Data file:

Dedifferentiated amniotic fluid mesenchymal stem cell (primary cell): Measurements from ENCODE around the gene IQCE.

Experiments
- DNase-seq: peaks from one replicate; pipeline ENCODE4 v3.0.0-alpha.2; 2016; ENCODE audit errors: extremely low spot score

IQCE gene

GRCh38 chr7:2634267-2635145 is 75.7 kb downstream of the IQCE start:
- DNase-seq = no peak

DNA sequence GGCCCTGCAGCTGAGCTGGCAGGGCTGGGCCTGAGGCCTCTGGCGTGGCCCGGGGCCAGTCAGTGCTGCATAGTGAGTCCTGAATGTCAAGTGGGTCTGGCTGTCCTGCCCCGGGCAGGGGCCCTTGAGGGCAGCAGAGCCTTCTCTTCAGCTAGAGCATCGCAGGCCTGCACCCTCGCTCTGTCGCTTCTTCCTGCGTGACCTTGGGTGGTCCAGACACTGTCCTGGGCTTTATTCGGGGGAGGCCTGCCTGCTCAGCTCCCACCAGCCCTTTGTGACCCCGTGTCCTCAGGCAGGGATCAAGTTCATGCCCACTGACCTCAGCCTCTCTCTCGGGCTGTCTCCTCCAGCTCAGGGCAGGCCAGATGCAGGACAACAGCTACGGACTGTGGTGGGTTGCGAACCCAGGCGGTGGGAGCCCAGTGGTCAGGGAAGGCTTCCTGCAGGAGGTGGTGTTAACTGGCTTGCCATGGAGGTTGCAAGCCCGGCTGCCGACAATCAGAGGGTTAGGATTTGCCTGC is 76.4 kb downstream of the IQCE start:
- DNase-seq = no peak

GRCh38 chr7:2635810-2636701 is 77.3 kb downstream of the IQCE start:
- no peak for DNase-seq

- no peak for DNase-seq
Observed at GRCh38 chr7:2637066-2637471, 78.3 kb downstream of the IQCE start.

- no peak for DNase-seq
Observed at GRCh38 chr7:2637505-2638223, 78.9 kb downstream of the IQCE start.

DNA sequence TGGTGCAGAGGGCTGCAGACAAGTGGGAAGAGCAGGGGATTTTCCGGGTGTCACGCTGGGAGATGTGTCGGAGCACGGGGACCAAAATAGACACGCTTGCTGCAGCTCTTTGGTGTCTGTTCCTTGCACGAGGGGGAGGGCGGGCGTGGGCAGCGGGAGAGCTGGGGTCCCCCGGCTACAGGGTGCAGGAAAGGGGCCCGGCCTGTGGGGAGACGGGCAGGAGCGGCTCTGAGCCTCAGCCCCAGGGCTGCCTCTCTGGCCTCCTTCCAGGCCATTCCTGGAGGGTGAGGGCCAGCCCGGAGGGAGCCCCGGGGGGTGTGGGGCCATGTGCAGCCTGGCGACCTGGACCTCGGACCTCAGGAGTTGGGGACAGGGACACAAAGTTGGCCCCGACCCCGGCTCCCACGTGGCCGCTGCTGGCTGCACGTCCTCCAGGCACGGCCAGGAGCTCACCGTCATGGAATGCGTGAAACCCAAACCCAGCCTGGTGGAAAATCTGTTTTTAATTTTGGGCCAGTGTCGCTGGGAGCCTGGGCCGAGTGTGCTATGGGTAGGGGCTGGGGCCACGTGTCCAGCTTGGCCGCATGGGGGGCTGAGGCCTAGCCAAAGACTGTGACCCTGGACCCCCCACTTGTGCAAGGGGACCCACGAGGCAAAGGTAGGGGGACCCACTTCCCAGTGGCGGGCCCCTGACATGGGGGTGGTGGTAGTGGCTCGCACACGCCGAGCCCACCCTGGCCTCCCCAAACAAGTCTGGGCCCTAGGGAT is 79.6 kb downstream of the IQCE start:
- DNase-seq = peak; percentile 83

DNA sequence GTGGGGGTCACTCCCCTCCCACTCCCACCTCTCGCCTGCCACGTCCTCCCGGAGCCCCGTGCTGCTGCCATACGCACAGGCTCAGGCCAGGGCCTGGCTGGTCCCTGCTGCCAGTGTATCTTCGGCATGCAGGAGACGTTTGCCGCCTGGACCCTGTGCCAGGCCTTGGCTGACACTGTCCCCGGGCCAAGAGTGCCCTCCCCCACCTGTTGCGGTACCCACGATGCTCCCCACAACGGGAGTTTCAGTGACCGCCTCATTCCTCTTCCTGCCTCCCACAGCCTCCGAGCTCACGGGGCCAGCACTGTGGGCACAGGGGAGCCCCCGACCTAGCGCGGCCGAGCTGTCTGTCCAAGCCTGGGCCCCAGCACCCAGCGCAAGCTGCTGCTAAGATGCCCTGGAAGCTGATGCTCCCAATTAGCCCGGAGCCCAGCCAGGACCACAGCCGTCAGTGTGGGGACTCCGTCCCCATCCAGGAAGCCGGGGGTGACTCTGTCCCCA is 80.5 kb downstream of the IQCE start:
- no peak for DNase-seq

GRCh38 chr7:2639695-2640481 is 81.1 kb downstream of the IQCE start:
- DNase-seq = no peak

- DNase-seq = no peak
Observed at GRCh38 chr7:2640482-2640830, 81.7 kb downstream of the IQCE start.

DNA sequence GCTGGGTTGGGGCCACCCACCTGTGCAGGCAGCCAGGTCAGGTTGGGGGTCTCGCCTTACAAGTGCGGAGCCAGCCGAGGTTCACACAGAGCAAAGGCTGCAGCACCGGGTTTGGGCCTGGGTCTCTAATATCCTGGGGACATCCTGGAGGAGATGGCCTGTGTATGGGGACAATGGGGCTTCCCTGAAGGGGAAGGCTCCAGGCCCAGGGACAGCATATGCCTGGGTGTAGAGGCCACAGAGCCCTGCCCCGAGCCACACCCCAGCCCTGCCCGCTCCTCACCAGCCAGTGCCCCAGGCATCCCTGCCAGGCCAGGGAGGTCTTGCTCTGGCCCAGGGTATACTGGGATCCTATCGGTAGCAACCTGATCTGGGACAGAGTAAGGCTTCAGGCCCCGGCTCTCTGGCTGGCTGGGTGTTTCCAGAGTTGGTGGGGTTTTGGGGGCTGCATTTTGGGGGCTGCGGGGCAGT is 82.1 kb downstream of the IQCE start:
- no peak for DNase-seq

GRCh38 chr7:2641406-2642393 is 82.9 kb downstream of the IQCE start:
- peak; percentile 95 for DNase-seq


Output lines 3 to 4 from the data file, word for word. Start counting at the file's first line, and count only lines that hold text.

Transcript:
- DNase-seq: peaks from one replicate; pipeline ENCODE4 v3.0.0-alpha.2; 2016; ENCODE audit errors: extremely low spot score

IQCE gene